Ocean Policy Study: Shortchanging Water Transport?

Tuesday, June 08, 2004

In August 2000, Congress directed the President to appoint a group of experts to study the policy of the United States with respect to the oceans and make recommendations for changes. The legislative mandate was broad - covering protection of life and property; responsible stewardship; protection of the marine environment; enhancement of commerce and transportation; expansion of human knowledge; improvement of capabilities and technologies; close cooperation among stakeholders; and U.S. leadership in marine activities. The Commission members were (and are) recognized leaders in a wide variety of marine endeavors. The Preliminary Report of the U.S. Commission on Ocean Policy, at 514 pages, is daunting. Sadly, it is also incomplete.

The report devotes the vast majority of its length to stewardship of marine resources and protection of the marine environment. These are important issues, and the report makes a number of well-considered recommendations in these respects.

Where the report fails us is with regard to other - more traditional - uses of the sea. The chapter on supporting marine commerce and transportation is a mere ten pages in length. This despite the fact that approximately 90 percent of U.S. imports and exports travel by ship and that this international commerce is a major contributor to our economic well-being. Federal agencies involved with maritime commerce receive largely cursory treatment. While the U.S. Coast Guard is mentioned various times, the Maritime Administration (MarAd) is referred to only three times, and then more in passing than anything else. The Federal Maritime Commission (FMC) is never discussed in the report, even though it is charged with regulating the international liner trade to and from the United States.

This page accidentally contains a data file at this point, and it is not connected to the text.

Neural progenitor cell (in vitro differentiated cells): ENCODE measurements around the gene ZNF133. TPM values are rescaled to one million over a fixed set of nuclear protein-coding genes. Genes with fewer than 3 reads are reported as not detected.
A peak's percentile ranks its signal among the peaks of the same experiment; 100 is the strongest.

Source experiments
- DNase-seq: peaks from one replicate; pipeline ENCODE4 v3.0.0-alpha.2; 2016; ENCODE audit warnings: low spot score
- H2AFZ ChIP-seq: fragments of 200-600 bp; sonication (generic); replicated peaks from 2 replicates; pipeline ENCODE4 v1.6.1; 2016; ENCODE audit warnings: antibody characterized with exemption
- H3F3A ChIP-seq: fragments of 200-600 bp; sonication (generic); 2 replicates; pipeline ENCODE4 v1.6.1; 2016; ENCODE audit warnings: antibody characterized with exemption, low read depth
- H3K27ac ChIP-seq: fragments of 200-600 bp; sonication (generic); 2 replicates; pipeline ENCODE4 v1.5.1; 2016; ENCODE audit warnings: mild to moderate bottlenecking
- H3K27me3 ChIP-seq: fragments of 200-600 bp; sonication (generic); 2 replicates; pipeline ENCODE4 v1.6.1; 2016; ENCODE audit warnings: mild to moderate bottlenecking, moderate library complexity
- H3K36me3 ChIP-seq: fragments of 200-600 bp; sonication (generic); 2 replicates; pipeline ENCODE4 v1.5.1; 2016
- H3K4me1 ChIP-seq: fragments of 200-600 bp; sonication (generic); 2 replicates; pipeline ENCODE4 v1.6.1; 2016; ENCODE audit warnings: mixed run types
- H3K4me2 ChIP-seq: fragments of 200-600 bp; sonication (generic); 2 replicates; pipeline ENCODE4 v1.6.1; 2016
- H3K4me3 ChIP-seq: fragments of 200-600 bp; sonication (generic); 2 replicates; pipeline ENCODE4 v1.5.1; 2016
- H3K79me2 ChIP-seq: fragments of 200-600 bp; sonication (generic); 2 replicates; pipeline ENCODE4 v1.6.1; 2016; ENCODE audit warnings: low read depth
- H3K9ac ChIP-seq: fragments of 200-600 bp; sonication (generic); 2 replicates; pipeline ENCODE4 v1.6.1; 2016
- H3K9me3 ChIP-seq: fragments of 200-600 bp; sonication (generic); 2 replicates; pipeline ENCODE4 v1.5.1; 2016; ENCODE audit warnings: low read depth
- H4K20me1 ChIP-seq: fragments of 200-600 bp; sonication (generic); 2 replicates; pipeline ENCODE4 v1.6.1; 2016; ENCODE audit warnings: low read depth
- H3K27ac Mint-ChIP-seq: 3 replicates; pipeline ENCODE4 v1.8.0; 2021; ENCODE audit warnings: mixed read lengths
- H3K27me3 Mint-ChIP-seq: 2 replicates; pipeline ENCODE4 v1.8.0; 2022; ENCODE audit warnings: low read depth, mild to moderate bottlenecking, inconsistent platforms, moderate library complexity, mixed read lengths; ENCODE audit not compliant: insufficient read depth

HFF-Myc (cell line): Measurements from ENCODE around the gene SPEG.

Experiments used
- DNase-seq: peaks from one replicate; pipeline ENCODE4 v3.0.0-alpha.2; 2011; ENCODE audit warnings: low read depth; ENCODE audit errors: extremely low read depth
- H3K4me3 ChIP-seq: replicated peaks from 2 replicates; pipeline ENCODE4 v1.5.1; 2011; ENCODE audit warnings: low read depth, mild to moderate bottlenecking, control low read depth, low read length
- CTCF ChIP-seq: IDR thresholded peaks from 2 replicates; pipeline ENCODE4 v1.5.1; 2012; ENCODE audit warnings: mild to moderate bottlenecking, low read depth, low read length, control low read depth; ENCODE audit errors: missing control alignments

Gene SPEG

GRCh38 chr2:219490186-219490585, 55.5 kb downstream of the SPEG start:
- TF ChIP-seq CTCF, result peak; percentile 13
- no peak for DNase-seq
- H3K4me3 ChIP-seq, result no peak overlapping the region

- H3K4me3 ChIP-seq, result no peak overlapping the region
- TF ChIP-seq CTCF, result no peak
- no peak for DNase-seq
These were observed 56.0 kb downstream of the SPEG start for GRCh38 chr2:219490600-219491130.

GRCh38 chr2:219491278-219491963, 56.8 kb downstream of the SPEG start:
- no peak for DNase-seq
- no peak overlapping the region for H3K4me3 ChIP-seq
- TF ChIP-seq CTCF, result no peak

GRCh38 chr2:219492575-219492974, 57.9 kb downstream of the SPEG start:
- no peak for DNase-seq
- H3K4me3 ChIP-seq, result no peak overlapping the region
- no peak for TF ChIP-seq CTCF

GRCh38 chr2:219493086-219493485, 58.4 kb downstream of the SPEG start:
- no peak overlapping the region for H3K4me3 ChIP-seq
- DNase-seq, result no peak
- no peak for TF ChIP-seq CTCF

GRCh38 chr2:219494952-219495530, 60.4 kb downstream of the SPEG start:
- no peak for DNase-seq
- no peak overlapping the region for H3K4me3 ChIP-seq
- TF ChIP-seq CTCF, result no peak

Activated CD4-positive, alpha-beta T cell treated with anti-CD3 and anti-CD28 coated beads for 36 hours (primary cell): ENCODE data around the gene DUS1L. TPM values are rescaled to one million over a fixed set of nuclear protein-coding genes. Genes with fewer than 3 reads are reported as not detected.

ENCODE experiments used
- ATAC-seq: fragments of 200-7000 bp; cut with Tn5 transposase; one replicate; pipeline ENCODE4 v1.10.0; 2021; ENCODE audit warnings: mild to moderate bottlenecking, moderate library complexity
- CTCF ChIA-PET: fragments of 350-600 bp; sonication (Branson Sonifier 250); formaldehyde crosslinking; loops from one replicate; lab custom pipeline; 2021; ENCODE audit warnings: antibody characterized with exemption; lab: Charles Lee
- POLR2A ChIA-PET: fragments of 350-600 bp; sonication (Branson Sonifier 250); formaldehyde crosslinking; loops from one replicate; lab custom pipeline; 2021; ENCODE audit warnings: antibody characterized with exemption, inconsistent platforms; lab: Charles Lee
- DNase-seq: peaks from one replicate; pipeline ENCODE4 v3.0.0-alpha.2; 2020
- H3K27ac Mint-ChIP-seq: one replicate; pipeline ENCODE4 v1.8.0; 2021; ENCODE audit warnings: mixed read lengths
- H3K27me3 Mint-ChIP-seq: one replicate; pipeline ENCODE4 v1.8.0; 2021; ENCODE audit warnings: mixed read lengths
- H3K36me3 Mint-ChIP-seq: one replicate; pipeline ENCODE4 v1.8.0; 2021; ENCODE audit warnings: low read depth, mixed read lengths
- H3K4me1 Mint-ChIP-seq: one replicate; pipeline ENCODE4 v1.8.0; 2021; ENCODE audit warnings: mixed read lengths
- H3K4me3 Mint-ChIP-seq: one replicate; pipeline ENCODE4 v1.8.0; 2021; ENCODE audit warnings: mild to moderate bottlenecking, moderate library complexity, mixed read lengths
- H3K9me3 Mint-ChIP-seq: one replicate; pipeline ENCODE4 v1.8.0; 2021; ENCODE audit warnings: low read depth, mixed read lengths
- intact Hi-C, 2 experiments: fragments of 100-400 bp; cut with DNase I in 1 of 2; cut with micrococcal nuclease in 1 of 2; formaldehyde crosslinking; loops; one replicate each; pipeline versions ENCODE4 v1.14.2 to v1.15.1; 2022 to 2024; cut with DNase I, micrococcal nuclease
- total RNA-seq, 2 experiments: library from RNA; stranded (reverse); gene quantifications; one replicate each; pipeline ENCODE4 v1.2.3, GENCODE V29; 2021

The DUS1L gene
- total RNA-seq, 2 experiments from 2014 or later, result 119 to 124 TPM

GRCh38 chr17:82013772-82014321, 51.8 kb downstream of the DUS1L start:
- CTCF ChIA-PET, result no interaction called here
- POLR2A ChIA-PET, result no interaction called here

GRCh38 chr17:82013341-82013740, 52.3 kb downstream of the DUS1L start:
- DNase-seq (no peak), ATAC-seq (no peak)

While the report contains a comprehensive discussion of such things as offshore wind energy projects, it totally fails to mention issues related to construction of onshore and offshore liquefied natural gas (LNG) terminals for the import of this important fuel. Alan Greenspan, Chairman of the Federal Reserve, has cited construction of these terminals as in the vital interest of the nation. Such construction involves large financial commitments, impacts other marine uses, and has a variety of environmental and safety considerations. Yet, the report ignores LNG completely. Even though the federal government faces immense difficulties in scrapping or recycling its numerous excess and obsolete ships, the issue is totally ignored in the report. The United States Government is involved in litigation on this issue in this country and awaits official action in the United Kingdom on four obsolete ships exported there last year. The several hundred mothballed ships, some of which may present environmental threats, await a policy decision and monies to implement the policy, yet the report stands silent.

Submarine cables are barely mentioned in the report, but modern communications depend heavily on their use. New cables need to be laid on the ocean floor and come ashore at appropriate locations. Competing users, primarily fishermen, generally oppose laying of new submarine cables. There is a need for a coordinated federal policy on submarine cables, yet the report neglects to address the issue.